BTW looking at your comments, it seems KB's solution is working for you apart from a minor am/pm issue. Format that into 24 hour format, so you will not get such. Let me know if you still require changing my code into VBScript? :) – bonCodigo Dec 12 '12 at 12:53
Yes, I am done! with KB's solution.. Please help me on my above mentioned post..Bon... I am middle of the ocean.. My code is too much time taking one...thus taking you guys help to make it optimized one. :-) – Arup Rakshit Dec 12 '12 at 13:25

Be aware I'm more used to write VBA, so you might need to tweak here and there.

Alternatively you could just subtract the two dates from eachother as numerical value:

Dim dblDateDiff as Double
dblDateDiff = Abs(dt2 - dt1)

Now the Timespan would be (dont use "d" as that would not include months and years that could have passed):

Timespan = Int(dblDateDiff) & ":" & Hour(dblDateDiff) & ":" & Minute(dblDateDiff)

If the direction (positive or negative) of the Timespan is relevant you could change the last line into:

Timespan = Sgn(dblDateDiff) * Int(dblDateDiff) & ":" & Hour(dblDateDiff) & ":" & Minute(dblDateDiff)

For your time formatting issue either:

  1. Set the number format of the output cell to Text, or
  2. Add a single quote in front of the rest of the string:

     Timespan = "'" & Sgn(dblDateDiff) * Int(dblDateDiff) & ":" & Hour(dblDateDiff) & ":" & Minute(dblDateDiff)
share|improve this answer
Can you help me in my below post please... that was really painful for me to implement ?… – Arup Rakshit Dec 12 '12 at 12:21
Did my answer work for you? Is the concept clear for you? If not please let me/us know what is not working. In case an answer provided did work for you then tick the V shaped mark to the left of the answer post (or that of @bonCodigo in case his answer worked for you) so all may know you dont need further assistance with this particular question. – K_B Dec 12 '12 at 12:31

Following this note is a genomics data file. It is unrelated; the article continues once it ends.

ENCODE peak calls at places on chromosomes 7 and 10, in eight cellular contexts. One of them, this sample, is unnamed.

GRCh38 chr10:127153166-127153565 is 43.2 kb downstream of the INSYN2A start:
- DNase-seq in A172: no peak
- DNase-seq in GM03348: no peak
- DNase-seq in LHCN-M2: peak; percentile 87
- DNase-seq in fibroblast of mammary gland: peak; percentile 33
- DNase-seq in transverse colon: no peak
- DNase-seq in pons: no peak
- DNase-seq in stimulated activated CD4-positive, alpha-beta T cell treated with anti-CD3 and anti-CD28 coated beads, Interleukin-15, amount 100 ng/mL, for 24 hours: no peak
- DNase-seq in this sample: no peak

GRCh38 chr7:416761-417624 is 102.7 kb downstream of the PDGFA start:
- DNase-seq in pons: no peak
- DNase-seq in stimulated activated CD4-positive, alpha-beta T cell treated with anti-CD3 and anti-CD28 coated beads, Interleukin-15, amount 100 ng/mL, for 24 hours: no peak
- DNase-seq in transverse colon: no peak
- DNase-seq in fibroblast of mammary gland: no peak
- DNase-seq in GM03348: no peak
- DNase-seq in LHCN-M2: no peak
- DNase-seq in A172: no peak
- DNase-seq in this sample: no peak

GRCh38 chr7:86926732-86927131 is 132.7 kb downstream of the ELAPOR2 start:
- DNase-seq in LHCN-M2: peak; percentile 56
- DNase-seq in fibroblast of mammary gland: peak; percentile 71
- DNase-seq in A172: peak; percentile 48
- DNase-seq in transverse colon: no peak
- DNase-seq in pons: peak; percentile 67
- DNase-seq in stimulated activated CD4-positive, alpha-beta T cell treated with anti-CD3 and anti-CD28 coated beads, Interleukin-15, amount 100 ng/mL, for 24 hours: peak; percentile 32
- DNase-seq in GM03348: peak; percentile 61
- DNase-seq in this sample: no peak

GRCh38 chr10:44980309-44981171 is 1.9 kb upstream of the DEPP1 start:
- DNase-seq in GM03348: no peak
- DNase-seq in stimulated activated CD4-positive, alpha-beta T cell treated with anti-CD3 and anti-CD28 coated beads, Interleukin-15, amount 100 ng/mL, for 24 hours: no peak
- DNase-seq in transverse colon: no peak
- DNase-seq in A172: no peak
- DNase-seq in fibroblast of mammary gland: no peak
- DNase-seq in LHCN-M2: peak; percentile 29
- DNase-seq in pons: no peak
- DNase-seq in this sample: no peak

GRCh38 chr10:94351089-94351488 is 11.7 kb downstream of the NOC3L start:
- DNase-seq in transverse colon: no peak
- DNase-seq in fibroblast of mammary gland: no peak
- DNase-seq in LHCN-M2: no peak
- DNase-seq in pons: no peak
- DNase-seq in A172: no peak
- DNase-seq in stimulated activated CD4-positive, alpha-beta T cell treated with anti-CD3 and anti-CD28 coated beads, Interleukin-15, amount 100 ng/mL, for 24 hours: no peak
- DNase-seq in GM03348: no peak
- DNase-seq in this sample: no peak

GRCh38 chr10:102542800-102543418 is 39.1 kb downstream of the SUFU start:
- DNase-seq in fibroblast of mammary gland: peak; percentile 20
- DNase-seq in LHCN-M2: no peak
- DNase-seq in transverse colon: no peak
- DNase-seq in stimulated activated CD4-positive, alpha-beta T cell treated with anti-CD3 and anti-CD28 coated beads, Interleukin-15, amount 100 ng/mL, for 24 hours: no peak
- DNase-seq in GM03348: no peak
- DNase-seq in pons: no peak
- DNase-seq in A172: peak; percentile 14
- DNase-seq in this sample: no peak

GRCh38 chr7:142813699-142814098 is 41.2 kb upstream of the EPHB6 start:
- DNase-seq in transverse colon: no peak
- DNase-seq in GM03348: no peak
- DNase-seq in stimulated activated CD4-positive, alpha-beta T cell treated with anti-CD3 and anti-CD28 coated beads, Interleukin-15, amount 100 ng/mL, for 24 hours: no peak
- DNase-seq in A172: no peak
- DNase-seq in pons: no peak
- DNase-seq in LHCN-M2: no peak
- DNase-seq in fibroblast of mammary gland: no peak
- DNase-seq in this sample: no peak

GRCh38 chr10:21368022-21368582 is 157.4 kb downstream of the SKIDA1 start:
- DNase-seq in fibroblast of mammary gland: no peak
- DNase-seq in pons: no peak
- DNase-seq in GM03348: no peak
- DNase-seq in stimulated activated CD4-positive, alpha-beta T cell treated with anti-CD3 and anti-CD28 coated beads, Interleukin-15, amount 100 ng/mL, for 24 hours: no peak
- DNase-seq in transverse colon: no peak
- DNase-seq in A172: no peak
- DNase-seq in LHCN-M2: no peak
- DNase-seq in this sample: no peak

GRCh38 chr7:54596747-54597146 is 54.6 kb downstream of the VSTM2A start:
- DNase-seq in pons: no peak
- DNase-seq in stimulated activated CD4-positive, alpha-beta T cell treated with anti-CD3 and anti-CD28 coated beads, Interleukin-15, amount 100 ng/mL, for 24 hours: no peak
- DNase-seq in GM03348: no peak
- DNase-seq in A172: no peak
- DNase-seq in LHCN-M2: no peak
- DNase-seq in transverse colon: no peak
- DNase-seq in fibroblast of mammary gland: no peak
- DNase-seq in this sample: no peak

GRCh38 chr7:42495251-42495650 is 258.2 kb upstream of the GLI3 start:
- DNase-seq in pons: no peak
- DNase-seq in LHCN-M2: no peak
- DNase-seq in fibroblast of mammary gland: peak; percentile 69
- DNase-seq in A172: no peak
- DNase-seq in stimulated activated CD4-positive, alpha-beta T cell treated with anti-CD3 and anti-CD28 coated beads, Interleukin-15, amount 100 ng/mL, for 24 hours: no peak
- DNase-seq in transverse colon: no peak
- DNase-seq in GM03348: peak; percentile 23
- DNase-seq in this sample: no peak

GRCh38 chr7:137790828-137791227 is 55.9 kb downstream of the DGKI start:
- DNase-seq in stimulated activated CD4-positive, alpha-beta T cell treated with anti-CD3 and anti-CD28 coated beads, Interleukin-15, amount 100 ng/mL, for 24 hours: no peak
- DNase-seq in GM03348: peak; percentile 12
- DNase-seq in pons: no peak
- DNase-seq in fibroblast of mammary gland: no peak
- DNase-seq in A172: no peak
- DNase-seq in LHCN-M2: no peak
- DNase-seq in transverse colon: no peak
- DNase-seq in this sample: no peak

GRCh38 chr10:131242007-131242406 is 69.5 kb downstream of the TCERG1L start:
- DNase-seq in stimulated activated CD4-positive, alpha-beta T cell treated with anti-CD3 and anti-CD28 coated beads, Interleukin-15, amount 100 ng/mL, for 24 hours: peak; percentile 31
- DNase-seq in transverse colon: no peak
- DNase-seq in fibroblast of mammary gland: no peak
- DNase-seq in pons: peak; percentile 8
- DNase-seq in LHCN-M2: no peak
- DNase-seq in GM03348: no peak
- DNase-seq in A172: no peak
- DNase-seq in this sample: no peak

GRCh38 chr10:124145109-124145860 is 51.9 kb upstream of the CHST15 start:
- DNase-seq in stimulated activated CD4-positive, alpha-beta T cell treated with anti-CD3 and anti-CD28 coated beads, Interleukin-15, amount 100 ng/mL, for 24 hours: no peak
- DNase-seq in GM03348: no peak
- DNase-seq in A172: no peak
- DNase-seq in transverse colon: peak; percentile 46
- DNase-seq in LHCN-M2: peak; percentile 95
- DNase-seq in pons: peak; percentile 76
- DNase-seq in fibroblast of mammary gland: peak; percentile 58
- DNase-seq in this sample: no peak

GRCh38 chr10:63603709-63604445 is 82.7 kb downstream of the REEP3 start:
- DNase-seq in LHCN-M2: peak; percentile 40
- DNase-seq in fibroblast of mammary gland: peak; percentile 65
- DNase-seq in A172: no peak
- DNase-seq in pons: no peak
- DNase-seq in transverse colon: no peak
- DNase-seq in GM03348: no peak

Yes I have tried your one... And it is producing the output a bit better than previous one. But with the duration i also got the the output as : D1="9/11/2012 1:42:59 AM" and D2="9/4/2012 6:09:15 AM",but the output is : "6:19:33 AM".. I do want that duration part only,not any AM or PM post the duration.Please advice how to remove that. – Arup Rakshit Dec 12 '12 at 12:33
I am not understanding your comment, have you applied my script and does that give you this problem (I think that is not possible), or have you got this AM,PM problem with another solution? – K_B Dec 12 '12 at 12:41
What could happen is that Excel "thinks" the answer day:hour:minute is actually hour:minute:second, to avoid this you will have to manually set the number format of the cells you write the answer to Text. Do that BEFORE you actaully write the answer to it as otherwise Excel will already have converted it. Alternatively you could add a single quote at the start of your string, with that Excel will not convert the output to a time value! – K_B Dec 12 '12 at 12:46